Anne: Thanks Mtho! Sounds like very important work and we wish you all the best as you round up your PhD. We’ve got very diverse research interests here! This has set the tone for why we have come together today. This is for Black History Month, and we want to amplify the voices of black ecologists and showcase the amazing work that you are doing. However, we all know that there is a lack of representation in this field. Nasiphi, I’m sure this is doubly true because not only are you black, but you are also female. Can you talk to us about some of your experiences regarding lack of representation as a female and black ecologist? 

Nasiphi: When I started my MSC, I would say that I was fortunate enough to be working in a very diverse lab. It’s very well balanced in terms of gender and race, so I never really felt out of place. However, the lack of representation was made really apparent to me when I started going to conferences. At the beginning of 2020, I attended an international conference. I happened to be 1 of 3 black students at the conference. That was an eye-opening moment. Even in terms of African representation, all 3 African attendees came from my lab! This is when I realised that there was a real lack of representation in ecology. However, I’m glad to say that on a day-to-day basis, I fortunately get to experience an ideal level of representation. 

Anne: It’s really interesting that when you are in South Africa, you wouldn’t have noticed anything amiss, but when you zoomed out and saw the international landscape, that’s when the lack of representation became really apparent. Would anyone like to add further on this? Maybe Daniel?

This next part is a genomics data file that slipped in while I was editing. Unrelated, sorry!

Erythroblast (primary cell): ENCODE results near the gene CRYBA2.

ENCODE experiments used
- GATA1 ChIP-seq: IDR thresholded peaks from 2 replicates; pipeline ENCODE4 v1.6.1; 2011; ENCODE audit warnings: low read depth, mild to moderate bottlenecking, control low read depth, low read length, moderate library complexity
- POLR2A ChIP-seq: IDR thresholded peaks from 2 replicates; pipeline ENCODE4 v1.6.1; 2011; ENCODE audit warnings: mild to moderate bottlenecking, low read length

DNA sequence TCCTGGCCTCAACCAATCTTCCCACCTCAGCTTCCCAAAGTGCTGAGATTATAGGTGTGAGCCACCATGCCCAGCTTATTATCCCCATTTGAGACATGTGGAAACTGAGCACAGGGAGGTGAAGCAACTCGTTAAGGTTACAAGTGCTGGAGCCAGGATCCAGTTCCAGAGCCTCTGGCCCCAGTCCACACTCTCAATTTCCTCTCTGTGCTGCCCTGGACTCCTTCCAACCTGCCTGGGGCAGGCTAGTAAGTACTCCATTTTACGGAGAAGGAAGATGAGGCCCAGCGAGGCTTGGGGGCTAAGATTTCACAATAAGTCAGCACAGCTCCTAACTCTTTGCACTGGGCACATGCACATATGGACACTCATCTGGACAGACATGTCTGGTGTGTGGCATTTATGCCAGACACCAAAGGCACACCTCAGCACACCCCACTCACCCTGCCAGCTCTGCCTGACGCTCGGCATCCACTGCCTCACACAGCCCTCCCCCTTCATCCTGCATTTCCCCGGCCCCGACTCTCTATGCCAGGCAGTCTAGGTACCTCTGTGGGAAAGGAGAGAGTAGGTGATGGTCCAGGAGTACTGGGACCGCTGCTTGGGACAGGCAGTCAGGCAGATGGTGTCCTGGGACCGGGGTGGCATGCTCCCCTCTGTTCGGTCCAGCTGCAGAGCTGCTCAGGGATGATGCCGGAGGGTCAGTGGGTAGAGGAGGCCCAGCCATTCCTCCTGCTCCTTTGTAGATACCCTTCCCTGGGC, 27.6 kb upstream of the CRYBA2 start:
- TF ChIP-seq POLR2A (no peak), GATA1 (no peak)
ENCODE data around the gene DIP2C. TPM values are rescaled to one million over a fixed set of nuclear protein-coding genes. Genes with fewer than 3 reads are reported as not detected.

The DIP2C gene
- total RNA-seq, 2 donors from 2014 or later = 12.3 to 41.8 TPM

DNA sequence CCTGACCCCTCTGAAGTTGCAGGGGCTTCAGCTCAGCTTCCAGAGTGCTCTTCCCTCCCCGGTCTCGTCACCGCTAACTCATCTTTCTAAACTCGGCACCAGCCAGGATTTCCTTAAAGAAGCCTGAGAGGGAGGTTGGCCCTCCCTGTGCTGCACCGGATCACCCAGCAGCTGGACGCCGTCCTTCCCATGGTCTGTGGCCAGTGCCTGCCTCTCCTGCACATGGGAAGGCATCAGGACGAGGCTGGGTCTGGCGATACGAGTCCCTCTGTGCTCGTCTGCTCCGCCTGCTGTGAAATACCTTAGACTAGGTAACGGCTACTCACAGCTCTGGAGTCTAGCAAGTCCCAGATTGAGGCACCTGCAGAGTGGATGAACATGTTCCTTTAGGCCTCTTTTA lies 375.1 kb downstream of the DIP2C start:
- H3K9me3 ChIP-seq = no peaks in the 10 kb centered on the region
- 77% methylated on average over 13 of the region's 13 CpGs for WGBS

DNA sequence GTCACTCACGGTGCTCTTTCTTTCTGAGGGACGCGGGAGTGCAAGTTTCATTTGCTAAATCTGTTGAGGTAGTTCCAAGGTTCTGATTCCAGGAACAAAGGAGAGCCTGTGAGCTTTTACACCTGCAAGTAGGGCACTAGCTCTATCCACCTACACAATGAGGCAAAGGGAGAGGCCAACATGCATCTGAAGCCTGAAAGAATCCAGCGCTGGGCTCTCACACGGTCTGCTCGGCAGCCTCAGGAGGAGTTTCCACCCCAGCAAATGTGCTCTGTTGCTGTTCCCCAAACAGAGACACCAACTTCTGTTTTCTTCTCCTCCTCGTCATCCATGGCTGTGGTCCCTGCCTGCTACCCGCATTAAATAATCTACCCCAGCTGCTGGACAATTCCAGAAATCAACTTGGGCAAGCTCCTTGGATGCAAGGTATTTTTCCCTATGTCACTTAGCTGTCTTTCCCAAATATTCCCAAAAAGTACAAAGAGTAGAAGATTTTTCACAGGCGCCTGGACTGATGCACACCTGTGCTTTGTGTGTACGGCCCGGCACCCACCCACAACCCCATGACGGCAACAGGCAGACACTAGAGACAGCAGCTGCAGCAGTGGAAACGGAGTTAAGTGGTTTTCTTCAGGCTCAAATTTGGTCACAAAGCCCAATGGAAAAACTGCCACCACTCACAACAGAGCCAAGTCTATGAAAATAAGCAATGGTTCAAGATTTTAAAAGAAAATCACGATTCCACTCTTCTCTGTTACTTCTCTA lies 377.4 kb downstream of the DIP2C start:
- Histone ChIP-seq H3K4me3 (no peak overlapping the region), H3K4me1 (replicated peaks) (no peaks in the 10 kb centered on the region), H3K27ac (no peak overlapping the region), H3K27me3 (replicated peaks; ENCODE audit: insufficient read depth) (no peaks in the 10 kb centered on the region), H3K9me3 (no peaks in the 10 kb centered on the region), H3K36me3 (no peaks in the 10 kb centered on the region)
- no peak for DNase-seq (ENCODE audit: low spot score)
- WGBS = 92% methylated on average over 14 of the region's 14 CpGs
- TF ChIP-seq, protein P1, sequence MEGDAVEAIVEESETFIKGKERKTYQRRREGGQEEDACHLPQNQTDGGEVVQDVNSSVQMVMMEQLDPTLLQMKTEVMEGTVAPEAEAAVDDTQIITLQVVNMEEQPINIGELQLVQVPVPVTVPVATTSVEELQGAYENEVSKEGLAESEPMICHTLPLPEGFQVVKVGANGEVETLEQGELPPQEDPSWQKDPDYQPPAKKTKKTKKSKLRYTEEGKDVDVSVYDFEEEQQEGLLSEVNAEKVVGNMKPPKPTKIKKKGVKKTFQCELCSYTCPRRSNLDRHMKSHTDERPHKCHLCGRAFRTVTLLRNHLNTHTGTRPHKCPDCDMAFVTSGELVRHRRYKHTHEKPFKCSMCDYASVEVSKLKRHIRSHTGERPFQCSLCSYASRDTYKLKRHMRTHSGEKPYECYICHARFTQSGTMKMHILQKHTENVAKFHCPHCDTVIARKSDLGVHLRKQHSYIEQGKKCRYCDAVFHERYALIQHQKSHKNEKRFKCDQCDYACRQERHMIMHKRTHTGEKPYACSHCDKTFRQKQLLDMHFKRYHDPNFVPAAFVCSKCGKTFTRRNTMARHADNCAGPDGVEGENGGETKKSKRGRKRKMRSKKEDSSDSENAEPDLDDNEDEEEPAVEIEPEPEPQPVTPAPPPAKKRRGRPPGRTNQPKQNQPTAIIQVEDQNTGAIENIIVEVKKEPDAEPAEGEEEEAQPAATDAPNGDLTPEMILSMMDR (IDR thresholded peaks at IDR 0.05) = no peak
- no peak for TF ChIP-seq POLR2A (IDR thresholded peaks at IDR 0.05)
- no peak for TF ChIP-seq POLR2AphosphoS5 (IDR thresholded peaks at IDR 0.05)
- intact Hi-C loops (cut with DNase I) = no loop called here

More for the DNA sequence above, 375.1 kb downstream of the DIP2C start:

Daniel: What I can say is that there is a problem at the institutional level. Where I work is a graduate institute, so we can choose students who will do Master’s and PhD’s. The problem is that we don’t get black students applying! That’s the main issue. Two years ago, when the Black Lives Matter movement exploded, lots of people consulted with me and others at my university about what we could do to support the movement. The problem was that black students in North America, apparently, get discouraged at earlier stages of their lives from going into ecological-type degrees. The bright students that have family backgrounds that enable them to attend universities are often driven towards medicine and law. I also noticed this trend when I was in South Africa. The first student from a given family that could go to university would be pushed to become a doctor or lawyer. I imagine that this is because these subjects are attractive to families that do not come from privileged backgrounds – they are conventionally seen as the barometer for success. Scientists, on the other hand, earn a modest salary and they can’t necessarily look after a large family. There’s little encouragement in these situations to go into the sciences. I think it only makes sense to students as a career option if your family come from a privileged background. This is a major problem for recruiting future black ecologists. The universities in North America are now open to black students, which has not historically been the case, but there are very few black students who are able to run the gauntlet to study something like ecology at undergraduate level. 

Anne: You’ve touched on a very important topic. Mtho, I’d like to bring you in here. So it seems like black students are not necessarily even applying for ecology courses. Do you think that rings true here in South Africa? And also, what sort of pressure does that put on the people who do choose this path?